- Elephant and Piggie Books by Mo Willems
- There are several books in this series that have really stood out to us, but thus far, we have enjoyed all of them. Definite favorites are Waiting Is Not Easy! and Listen To My Trumpet! These stories are carried by their dialog and very simplistic illustrations that portray the emotions (often excitement) the two characters are feeling and do a wonderful job of teaching big ideas in an easy to understand way. I love reading these stories before bed because they always spark great conversation with my little one.
- Room On The Broom by Julia Donaldson
- Though some may consider this a Halloween story since it is about a witch, it really could be read year round. The story is about a witch who lets various animals ride along with her on the broom who ultimately save her from a dragon. The story has a nice little rhyme to it and kids two and older seem to really enjoy everything about it.
- Duck & Goose, It’s Time For Christmas! by Tad Hills
- So let me start by saying, the Duck & Goose books are very simple and definitely geared toward young infants and toddlers. Many of the Duck & Goose books we read a time or two and are ready to move on. However, what makes this particular book different from the others is the silly nature of the story where Duck tells Goose, “it is not time for catching snowflakes… it is not time for throwing snowballs… [etc.].” Then of course we giggle and say, “silly Goose!” My son loved this book at 18 months and the following year at 2 and 1/2 was still interested, but I would be surprised if he reached for it next year.
- It’s Okay To Make Mistakes by Todd Parr
- There are quite a few Todd Parr books easily distinguishable by their unique and colorful illustrations that have more of a 1960s feel to them and most, if not all of which deliver a heavy message. It’s Okay To Make Mistakes is certainly our favorite and has helped my son to say, “it’s okay,” when he messes up rather than being overwhelmed by his emotions. This is a great read and never seems to get old.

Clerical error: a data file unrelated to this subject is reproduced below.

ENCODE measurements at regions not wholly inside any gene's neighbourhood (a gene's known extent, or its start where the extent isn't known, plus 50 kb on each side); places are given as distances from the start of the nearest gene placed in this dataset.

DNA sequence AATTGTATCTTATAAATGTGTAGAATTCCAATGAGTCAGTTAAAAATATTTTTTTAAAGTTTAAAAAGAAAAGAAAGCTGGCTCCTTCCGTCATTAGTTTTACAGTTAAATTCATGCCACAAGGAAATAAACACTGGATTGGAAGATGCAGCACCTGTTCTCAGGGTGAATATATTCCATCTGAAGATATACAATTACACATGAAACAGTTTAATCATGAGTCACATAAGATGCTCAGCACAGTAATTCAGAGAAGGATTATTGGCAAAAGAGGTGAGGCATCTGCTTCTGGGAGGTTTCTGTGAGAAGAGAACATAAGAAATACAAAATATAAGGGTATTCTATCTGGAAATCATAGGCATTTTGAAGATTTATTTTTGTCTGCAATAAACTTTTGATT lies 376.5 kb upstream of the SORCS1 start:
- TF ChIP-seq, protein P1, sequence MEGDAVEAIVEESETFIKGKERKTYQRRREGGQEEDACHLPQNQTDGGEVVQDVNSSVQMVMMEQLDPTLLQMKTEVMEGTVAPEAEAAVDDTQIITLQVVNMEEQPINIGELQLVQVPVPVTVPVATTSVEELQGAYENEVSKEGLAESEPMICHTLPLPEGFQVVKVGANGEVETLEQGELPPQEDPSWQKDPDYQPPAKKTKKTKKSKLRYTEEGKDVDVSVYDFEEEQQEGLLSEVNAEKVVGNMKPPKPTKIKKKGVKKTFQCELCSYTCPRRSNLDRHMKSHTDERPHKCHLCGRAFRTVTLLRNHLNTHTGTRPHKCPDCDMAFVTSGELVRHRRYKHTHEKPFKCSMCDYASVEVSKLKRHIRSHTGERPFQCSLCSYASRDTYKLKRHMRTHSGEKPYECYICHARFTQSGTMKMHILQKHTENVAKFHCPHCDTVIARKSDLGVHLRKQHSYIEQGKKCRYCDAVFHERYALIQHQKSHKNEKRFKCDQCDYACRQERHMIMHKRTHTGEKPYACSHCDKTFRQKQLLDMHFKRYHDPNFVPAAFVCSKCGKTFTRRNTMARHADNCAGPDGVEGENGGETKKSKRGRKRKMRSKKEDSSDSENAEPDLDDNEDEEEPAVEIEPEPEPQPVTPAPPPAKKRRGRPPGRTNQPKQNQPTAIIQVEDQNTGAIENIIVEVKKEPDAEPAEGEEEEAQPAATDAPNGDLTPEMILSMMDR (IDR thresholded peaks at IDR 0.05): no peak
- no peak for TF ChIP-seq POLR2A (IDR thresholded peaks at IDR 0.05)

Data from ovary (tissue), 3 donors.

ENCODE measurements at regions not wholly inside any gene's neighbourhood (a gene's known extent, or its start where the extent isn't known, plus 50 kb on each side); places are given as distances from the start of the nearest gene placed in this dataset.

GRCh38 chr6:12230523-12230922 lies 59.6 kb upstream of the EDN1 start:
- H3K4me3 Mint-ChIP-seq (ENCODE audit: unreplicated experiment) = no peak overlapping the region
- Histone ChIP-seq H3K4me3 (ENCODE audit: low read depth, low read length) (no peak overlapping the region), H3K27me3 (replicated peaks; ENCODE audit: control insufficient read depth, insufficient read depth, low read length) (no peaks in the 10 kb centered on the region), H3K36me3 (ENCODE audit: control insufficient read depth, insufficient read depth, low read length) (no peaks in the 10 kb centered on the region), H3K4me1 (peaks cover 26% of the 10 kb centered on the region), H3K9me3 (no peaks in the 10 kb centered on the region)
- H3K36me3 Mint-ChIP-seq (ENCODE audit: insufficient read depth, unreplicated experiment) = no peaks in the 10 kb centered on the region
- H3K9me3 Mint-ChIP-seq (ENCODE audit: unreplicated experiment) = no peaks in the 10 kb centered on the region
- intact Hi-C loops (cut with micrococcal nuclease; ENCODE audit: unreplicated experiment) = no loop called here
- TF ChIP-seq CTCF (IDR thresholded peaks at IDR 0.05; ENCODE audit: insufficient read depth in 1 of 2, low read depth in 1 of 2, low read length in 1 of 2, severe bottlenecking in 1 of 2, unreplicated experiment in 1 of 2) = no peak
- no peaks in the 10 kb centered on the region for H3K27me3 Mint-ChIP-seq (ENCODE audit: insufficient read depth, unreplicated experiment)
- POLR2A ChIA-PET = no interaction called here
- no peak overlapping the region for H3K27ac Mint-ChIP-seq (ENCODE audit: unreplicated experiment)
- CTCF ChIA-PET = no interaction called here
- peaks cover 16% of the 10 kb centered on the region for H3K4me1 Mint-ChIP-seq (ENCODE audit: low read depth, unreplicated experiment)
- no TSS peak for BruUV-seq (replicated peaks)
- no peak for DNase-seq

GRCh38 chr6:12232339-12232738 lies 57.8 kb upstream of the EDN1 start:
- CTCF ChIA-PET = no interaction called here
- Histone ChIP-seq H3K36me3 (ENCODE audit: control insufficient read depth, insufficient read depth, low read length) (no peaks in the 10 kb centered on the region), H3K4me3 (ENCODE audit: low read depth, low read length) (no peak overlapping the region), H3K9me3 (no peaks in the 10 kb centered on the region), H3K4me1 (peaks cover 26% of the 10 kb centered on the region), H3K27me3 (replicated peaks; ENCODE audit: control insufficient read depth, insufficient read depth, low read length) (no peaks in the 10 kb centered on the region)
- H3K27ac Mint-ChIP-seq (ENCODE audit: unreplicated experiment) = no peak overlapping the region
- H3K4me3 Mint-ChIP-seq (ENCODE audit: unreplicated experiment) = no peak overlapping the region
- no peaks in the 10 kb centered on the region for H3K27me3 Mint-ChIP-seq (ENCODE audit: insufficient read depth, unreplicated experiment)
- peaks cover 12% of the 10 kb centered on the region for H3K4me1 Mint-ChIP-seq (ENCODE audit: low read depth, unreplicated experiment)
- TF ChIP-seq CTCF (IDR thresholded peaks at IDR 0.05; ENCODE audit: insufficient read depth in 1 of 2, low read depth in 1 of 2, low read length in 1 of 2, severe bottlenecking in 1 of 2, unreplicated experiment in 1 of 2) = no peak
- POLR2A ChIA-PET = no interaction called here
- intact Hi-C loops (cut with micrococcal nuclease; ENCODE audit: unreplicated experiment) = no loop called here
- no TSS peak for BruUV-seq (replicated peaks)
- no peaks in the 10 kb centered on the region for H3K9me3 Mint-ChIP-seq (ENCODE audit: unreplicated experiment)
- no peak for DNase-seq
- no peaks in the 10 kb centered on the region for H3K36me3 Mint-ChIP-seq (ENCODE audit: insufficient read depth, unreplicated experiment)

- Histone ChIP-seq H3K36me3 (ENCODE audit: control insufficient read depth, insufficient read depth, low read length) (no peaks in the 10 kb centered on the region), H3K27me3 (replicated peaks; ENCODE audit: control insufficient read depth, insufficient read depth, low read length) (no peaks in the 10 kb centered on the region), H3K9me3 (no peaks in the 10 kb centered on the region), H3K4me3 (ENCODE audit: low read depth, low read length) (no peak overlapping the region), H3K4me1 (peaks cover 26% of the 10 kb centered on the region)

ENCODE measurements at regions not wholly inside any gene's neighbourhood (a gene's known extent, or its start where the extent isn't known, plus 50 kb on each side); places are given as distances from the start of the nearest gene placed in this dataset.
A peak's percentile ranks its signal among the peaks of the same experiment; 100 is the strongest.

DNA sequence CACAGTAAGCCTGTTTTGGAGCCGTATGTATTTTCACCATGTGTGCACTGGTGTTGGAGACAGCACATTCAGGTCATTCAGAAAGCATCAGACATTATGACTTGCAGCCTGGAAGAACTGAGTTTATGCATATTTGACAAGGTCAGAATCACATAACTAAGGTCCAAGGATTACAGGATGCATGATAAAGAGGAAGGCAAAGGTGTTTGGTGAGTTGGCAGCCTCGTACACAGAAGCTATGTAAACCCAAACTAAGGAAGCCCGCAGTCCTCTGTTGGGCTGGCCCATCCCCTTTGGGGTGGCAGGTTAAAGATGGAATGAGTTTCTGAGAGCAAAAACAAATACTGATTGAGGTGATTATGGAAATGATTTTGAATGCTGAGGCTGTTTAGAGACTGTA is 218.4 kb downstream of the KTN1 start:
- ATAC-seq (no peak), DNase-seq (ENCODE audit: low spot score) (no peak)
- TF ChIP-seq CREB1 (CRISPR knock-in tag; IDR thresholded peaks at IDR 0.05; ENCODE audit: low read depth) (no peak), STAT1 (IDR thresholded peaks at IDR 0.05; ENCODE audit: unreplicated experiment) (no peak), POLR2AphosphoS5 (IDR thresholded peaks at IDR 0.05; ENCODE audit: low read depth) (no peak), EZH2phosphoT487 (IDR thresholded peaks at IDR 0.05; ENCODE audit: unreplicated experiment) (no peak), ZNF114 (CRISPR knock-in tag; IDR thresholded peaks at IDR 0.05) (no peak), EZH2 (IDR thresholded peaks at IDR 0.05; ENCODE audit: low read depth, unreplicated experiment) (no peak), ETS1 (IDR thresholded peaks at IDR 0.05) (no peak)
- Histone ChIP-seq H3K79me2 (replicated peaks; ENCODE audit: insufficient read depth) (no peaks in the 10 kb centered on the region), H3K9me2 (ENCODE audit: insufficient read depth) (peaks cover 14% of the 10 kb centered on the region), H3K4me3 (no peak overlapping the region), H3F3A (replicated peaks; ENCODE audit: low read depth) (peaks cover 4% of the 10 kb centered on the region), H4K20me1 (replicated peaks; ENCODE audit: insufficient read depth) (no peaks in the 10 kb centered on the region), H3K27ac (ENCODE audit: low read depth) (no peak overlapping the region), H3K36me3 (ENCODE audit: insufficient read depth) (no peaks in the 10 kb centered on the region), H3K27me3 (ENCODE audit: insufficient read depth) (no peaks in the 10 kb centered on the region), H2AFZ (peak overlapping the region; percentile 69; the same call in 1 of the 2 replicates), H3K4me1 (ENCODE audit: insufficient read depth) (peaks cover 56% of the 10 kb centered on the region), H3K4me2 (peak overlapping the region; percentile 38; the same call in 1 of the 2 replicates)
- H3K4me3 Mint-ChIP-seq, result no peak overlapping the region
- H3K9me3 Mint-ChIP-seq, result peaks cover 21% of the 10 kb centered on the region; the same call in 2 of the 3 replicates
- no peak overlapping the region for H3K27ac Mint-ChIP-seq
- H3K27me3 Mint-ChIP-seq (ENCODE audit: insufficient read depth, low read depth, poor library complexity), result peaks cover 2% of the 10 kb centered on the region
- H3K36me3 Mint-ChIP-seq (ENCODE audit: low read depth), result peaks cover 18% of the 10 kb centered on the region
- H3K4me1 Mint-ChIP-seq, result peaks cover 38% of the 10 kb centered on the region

- Rosie Revere, Engineer and others by Andrea Beaty
- Rosie Revere, Engineer and Iggy Peck, Architect are wonderful stories about children pursuing their talents despite some setbacks or discouragement. The stories are more lengthy and geared toward toddlers and children who have a basic grasp on language, but still have a good rhythm and rhyme to help them along. There is a third story in this series, Ada Twist, Scientist, which is also a cute story, but can be off putting to some parents because little Ada is seen causing some mischief and destruction in doing her experiments. Overall, we enjoy these stories as much as our little guy and do not mind reading them time and again.
Although I do not encourage TV watching at this age, I picked up the Baby Signing Time DVD at our local library and lo and behold, our son loves it! It’s 20-30 minutes of uninterrupted showering, cooking, or cleaning time and as a bonus, we have picked up a few basic signs. I know recent research has shown that baby signing does not improve long-term literacy, but if my little guy can learn a way to tell me he is hungry other than screaming in my face, that would be great.
- The Giving Tree by Shel Silverstein
- Lama Lama Red Pajama by Anna Dewdney
- The Very Hungry Caterpillar by Eric Carle
*It is my hope that I will be able to update this post in the future with additional favorites. Please feel free to add your own favorite bedtime story books in the comment section of this post!